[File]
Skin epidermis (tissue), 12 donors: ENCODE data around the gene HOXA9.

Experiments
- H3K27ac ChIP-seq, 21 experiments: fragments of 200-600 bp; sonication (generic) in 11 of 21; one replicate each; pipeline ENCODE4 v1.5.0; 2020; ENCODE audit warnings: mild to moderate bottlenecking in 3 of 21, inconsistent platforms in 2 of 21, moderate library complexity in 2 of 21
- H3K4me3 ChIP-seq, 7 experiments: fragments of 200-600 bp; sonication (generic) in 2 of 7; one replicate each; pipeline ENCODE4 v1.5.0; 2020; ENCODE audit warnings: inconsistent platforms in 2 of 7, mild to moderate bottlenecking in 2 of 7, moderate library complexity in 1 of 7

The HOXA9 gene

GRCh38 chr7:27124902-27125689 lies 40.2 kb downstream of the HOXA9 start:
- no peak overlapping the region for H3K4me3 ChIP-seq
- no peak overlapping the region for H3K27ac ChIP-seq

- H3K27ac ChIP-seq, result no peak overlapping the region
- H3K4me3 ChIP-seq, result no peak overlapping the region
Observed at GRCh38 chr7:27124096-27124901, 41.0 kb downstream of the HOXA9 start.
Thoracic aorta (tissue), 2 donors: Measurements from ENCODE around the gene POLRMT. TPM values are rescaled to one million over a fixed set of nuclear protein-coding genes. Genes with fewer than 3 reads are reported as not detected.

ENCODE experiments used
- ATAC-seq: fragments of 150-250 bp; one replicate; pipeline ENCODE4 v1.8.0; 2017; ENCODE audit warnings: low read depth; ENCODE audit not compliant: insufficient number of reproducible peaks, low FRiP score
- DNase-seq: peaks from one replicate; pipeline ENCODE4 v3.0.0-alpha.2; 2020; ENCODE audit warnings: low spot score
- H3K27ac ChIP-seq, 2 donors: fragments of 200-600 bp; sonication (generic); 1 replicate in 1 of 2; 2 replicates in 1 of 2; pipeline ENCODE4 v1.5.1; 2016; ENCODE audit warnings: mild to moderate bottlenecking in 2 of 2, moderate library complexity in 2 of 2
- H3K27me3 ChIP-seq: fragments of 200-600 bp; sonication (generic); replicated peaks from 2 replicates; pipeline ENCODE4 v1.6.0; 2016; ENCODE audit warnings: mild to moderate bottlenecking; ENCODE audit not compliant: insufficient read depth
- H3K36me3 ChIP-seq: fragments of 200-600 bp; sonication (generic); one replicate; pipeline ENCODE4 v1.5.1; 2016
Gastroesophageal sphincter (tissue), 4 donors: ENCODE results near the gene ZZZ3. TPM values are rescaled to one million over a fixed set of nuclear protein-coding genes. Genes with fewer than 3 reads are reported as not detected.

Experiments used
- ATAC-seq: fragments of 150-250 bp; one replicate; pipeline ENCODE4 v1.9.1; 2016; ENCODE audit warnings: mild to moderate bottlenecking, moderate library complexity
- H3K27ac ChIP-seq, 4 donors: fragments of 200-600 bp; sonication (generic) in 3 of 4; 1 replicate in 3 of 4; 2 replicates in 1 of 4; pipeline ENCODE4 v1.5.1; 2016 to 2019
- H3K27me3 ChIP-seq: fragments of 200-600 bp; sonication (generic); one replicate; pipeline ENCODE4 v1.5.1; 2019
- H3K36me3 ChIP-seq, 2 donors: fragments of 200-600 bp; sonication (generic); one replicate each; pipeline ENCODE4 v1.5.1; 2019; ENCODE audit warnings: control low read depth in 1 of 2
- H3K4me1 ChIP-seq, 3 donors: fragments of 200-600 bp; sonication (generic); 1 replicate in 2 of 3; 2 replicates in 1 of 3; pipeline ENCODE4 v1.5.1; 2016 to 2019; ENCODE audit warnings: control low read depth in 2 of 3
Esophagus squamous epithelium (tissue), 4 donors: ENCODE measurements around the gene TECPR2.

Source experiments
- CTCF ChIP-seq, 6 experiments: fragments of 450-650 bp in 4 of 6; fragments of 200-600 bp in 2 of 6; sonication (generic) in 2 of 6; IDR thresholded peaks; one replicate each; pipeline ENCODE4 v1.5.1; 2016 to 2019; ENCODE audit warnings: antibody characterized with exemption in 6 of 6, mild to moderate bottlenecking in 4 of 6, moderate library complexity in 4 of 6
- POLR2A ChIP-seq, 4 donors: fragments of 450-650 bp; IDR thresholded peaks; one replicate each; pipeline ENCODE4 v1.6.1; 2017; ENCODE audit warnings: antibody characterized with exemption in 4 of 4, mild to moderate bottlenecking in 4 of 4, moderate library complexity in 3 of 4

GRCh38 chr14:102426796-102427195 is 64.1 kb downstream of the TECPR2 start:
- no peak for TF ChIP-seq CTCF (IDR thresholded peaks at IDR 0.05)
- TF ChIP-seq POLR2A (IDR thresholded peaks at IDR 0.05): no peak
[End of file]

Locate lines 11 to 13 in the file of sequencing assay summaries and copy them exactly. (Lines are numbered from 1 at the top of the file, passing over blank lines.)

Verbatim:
Observed at GRCh38 chr7:27124096-27124901, 41.0 kb downstream of the HOXA9 start.
Thoracic aorta (tissue), 2 donors: Measurements from ENCODE around the gene POLRMT. TPM values are rescaled to one million over a fixed set of nuclear protein-coding genes. Genes with fewer than 3 reads are reported as not detected.

ENCODE experiments used